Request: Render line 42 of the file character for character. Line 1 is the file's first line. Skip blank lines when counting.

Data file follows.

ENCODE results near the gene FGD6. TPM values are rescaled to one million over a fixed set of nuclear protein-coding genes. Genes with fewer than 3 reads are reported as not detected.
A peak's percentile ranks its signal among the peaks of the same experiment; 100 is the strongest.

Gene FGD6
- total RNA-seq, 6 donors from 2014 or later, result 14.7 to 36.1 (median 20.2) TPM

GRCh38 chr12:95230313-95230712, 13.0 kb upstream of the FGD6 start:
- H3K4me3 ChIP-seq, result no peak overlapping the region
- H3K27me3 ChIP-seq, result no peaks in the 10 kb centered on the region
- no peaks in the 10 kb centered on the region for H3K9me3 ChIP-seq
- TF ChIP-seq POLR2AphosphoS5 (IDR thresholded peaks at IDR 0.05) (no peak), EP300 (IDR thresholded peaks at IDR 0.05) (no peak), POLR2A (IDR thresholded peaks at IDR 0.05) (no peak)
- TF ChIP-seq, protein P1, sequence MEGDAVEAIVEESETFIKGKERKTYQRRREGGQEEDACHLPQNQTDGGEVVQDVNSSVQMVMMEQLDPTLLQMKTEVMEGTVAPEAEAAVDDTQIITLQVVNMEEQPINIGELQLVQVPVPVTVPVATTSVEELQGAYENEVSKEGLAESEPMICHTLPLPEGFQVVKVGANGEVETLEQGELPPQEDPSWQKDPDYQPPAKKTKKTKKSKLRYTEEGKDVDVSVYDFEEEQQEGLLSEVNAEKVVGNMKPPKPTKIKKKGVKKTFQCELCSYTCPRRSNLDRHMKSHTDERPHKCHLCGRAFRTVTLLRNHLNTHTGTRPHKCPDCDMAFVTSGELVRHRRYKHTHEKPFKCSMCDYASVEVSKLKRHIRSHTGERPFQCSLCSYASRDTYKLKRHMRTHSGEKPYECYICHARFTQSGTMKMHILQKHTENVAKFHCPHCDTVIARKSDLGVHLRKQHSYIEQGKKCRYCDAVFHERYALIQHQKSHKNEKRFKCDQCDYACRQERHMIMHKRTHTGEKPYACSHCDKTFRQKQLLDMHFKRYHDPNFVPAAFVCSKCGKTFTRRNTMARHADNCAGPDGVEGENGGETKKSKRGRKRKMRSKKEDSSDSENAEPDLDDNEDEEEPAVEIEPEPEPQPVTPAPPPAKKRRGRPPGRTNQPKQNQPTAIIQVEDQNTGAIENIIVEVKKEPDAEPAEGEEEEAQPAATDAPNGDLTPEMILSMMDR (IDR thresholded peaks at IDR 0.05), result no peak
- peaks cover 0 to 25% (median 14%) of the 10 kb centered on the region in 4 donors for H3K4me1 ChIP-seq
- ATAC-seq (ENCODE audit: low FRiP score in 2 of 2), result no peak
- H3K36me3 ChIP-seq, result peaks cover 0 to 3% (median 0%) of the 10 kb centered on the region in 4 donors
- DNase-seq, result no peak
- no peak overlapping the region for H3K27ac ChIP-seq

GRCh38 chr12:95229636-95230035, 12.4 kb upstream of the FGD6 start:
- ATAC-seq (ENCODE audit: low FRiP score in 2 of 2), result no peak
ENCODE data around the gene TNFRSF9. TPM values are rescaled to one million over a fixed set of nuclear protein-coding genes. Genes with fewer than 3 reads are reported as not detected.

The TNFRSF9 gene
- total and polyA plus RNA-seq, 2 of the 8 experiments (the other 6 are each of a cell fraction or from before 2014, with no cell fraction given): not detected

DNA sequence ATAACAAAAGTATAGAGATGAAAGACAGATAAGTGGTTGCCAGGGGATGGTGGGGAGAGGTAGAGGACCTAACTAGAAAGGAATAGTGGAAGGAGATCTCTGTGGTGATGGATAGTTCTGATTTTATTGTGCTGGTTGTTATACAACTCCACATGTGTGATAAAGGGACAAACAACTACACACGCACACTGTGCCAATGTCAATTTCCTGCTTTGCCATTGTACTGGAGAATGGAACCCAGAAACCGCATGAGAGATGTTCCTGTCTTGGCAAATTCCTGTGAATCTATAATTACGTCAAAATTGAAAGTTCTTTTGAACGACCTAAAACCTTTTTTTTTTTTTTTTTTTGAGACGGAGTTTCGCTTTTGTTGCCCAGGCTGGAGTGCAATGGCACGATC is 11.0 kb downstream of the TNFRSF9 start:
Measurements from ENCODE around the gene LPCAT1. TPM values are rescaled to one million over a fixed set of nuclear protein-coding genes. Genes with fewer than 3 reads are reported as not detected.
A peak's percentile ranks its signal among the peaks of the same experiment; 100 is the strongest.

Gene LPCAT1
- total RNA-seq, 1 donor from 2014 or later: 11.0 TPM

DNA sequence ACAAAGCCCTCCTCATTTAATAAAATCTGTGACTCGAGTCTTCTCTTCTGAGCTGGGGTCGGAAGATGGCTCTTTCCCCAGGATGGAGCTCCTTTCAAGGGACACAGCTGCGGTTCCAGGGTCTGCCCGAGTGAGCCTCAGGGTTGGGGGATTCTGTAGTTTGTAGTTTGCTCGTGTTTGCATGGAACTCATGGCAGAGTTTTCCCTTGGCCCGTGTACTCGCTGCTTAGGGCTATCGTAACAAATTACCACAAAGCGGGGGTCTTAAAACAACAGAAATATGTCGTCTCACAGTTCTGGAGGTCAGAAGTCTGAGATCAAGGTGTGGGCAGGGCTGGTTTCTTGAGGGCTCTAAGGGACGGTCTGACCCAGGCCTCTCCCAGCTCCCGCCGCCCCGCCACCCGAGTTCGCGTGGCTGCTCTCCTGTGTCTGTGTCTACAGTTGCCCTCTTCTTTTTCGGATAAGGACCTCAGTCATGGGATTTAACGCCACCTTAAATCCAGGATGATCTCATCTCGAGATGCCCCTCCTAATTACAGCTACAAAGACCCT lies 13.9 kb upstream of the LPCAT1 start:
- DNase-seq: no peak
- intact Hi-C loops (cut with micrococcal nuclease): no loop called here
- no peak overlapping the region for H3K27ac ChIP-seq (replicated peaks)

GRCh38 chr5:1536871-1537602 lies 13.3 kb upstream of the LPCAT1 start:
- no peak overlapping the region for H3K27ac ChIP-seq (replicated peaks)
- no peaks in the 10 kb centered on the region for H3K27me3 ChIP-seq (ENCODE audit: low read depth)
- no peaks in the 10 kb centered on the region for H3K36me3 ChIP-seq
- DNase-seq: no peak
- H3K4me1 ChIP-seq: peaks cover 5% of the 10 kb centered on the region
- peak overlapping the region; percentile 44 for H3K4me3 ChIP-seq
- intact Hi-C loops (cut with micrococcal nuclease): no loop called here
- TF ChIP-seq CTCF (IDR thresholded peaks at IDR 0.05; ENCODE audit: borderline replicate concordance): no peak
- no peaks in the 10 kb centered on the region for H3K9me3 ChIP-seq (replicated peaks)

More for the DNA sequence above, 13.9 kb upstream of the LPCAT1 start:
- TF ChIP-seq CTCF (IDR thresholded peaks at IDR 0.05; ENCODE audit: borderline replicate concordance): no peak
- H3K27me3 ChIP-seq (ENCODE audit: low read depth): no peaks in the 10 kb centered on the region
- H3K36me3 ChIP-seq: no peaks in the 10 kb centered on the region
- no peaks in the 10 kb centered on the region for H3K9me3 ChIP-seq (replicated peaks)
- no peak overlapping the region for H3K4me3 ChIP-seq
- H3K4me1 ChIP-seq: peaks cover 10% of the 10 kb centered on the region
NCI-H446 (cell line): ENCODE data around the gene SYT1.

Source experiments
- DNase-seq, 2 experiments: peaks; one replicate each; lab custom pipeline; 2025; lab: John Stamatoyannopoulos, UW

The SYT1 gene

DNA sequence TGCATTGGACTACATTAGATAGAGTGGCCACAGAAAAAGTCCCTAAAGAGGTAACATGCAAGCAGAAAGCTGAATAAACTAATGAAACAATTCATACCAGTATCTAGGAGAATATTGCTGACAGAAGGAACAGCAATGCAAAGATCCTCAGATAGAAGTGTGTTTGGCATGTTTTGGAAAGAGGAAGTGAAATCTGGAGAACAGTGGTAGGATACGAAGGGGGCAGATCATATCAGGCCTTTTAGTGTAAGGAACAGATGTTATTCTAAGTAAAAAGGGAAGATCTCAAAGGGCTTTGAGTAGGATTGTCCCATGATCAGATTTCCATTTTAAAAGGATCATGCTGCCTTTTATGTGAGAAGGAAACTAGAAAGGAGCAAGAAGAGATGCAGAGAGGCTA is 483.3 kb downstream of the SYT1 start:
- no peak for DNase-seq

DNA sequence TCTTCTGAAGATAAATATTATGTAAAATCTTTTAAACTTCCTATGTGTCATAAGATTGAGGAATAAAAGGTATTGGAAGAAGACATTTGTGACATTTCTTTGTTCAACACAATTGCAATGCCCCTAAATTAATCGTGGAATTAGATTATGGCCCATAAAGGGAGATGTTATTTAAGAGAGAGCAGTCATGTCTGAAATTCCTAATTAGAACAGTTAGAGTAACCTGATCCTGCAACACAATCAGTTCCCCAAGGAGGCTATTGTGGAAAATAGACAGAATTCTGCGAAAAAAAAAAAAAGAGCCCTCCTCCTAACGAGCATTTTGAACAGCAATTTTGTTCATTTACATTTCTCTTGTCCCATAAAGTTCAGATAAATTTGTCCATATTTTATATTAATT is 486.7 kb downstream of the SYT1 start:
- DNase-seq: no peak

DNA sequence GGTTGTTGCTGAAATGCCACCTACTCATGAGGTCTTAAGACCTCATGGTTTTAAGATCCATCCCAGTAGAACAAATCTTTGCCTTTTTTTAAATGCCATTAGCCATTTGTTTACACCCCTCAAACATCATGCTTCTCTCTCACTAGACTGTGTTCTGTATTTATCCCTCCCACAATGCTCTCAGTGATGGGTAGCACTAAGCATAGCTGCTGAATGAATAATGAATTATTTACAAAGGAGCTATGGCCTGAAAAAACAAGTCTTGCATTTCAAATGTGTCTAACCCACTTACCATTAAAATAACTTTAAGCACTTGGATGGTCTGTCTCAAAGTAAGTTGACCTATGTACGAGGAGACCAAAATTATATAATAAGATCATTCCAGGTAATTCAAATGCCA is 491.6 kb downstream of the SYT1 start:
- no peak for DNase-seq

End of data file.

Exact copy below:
- H3K27me3 ChIP-seq (ENCODE audit: low read depth): no peaks in the 10 kb centered on the region